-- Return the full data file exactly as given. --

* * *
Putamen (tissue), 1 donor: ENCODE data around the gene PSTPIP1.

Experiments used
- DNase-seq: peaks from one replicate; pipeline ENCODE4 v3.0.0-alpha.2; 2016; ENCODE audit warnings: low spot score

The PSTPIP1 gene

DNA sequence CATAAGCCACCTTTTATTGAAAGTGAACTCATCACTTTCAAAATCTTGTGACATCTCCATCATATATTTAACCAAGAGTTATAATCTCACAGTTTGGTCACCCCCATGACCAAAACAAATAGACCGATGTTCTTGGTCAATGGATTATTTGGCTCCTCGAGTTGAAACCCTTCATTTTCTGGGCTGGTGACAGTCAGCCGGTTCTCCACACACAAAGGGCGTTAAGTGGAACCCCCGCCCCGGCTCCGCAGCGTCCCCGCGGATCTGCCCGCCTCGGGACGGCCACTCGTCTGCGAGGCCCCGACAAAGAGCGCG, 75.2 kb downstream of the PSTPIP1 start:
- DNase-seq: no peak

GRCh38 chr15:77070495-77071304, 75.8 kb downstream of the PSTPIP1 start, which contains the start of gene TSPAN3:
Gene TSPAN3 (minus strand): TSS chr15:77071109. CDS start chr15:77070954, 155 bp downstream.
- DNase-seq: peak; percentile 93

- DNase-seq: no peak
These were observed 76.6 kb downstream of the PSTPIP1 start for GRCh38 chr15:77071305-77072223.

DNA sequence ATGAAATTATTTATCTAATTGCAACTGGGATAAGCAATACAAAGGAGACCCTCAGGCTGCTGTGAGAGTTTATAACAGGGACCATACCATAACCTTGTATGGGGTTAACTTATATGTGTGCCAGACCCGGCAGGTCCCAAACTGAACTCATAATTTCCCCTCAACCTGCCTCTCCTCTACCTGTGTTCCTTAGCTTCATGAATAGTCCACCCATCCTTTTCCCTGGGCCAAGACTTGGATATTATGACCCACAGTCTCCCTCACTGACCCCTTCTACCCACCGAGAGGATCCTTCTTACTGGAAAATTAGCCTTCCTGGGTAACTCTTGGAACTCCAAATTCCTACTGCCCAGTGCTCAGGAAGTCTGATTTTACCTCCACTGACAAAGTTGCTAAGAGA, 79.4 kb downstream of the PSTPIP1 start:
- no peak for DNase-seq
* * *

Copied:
Putamen (tissue), 1 donor: ENCODE data around the gene PSTPIP1.

Experiments used
- DNase-seq: peaks from one replicate; pipeline ENCODE4 v3.0.0-alpha.2; 2016; ENCODE audit warnings: low spot score

The PSTPIP1 gene

DNA sequence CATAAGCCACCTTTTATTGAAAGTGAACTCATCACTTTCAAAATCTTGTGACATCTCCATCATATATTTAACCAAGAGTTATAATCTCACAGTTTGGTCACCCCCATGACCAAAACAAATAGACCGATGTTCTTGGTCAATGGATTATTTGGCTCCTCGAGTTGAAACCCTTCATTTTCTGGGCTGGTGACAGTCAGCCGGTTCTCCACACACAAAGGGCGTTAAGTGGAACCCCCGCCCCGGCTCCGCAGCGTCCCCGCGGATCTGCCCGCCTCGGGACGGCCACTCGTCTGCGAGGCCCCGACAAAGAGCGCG, 75.2 kb downstream of the PSTPIP1 start:
- DNase-seq: no peak

GRCh38 chr15:77070495-77071304, 75.8 kb downstream of the PSTPIP1 start, which contains the start of gene TSPAN3:
Gene TSPAN3 (minus strand): TSS chr15:77071109. CDS start chr15:77070954, 155 bp downstream.
- DNase-seq: peak; percentile 93

- DNase-seq: no peak
These were observed 76.6 kb downstream of the PSTPIP1 start for GRCh38 chr15:77071305-77072223.

DNA sequence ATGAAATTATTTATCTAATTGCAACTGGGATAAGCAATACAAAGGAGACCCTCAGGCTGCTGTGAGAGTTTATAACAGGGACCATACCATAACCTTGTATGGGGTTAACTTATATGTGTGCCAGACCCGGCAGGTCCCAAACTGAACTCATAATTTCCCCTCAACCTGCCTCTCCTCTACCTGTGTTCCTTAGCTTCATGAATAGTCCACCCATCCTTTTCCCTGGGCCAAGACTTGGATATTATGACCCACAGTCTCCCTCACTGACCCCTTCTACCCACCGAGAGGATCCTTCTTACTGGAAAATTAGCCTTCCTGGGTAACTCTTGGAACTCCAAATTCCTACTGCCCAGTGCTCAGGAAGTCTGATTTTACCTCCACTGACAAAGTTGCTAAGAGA, 79.4 kb downstream of the PSTPIP1 start:
- no peak for DNase-seq